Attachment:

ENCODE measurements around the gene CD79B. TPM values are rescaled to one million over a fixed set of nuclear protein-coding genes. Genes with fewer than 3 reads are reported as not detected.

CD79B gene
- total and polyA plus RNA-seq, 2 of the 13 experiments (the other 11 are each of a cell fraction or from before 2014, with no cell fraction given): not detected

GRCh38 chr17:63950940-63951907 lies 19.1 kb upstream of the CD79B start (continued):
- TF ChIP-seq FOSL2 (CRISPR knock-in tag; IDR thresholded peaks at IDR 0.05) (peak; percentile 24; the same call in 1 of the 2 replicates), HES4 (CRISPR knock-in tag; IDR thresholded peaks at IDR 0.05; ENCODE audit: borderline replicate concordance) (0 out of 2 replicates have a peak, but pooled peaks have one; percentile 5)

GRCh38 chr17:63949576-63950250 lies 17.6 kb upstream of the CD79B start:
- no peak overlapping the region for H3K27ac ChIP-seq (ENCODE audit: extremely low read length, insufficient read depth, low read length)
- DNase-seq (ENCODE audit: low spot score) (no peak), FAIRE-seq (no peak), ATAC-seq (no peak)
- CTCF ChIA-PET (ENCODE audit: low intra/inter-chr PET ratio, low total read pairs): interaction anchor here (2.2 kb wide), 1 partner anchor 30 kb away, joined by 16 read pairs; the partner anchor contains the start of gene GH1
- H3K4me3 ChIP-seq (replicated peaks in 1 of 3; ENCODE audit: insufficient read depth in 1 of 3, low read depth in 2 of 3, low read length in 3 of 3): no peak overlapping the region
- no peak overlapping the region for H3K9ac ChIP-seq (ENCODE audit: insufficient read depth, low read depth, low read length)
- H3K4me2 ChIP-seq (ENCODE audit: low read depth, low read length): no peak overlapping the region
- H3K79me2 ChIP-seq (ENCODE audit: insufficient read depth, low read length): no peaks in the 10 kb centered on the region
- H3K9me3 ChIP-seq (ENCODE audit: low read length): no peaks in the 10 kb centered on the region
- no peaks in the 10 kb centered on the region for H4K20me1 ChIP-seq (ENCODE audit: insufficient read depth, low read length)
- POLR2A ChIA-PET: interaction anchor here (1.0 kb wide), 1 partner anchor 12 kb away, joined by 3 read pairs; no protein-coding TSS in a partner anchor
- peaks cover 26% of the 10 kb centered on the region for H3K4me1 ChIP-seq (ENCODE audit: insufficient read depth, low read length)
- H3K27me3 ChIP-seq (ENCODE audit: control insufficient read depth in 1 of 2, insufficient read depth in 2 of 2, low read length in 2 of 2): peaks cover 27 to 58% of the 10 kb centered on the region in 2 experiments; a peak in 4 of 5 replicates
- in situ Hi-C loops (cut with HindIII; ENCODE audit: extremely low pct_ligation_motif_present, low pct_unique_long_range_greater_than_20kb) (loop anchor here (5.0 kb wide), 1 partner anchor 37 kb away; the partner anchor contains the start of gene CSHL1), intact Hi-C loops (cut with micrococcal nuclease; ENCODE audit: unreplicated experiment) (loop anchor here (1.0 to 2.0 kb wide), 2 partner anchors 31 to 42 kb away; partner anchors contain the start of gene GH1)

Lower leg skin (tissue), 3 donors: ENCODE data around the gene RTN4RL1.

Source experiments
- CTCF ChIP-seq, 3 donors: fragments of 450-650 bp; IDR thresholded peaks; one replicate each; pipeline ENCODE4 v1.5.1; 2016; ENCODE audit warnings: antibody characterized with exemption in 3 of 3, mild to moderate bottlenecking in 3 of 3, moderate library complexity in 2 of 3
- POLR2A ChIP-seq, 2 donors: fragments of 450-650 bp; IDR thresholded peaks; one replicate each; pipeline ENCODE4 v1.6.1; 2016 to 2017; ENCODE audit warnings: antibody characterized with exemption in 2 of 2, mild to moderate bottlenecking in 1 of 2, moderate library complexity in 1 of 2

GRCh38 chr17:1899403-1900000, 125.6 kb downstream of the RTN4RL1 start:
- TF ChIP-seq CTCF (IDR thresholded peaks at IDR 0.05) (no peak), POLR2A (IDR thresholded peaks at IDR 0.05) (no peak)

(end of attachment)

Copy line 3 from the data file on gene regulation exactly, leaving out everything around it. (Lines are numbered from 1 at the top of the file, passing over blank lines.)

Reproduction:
- total and polyA plus RNA-seq, 2 of the 13 experiments (the other 11 are each of a cell fraction or from before 2014, with no cell fraction given): not detected